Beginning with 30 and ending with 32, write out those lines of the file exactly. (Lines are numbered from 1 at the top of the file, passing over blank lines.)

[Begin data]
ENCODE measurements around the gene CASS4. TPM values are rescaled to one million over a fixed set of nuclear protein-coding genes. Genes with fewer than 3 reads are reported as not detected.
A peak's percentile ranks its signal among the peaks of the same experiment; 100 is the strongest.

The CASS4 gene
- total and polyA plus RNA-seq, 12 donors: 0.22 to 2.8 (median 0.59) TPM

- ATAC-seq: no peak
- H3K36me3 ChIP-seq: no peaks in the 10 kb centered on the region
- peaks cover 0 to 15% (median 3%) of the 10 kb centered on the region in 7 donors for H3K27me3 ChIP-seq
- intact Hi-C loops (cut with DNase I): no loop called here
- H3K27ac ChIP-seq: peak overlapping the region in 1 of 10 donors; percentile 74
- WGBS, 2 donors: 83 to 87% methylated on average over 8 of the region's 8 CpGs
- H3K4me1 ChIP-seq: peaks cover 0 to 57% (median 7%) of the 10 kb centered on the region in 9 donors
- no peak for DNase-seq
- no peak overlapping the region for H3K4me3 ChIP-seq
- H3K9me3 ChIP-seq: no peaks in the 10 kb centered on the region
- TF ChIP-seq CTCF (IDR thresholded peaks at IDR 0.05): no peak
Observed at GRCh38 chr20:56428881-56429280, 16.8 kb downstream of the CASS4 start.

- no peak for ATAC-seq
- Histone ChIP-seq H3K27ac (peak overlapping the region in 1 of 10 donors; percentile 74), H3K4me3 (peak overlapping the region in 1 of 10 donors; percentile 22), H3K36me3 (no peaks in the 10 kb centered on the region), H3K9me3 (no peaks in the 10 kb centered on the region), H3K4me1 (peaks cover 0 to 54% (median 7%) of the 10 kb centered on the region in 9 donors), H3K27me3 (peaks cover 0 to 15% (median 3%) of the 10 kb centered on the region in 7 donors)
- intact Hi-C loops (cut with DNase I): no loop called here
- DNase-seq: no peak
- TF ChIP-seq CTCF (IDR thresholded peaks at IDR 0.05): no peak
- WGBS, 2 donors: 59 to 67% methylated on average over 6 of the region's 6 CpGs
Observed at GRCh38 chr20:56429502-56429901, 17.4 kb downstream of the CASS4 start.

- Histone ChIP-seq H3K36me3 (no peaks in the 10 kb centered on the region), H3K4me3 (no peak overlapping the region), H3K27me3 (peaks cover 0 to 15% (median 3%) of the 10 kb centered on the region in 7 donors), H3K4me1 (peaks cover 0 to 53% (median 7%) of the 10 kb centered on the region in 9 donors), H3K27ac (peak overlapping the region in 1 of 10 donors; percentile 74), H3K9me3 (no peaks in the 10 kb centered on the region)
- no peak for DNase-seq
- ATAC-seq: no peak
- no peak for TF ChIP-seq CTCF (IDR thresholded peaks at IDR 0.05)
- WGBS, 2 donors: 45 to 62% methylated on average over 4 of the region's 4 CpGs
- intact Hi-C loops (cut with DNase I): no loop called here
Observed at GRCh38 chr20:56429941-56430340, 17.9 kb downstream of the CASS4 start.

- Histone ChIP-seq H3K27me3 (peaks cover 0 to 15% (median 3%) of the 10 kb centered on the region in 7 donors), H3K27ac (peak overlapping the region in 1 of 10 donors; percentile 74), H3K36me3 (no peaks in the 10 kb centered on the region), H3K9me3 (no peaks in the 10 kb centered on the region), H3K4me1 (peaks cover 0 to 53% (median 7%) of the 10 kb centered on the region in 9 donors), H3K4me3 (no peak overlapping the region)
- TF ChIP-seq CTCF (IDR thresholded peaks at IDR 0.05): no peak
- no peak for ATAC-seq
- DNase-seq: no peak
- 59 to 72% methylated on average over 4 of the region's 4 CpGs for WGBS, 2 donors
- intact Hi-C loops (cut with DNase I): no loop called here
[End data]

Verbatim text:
Observed at GRCh38 chr20:56429941-56430340, 17.9 kb downstream of the CASS4 start.

- Histone ChIP-seq H3K27me3 (peaks cover 0 to 15% (median 3%) of the 10 kb centered on the region in 7 donors), H3K27ac (peak overlapping the region in 1 of 10 donors; percentile 74), H3K36me3 (no peaks in the 10 kb centered on the region), H3K9me3 (no peaks in the 10 kb centered on the region), H3K4me1 (peaks cover 0 to 53% (median 7%) of the 10 kb centered on the region in 9 donors), H3K4me3 (no peak overlapping the region)
- TF ChIP-seq CTCF (IDR thresholded peaks at IDR 0.05): no peak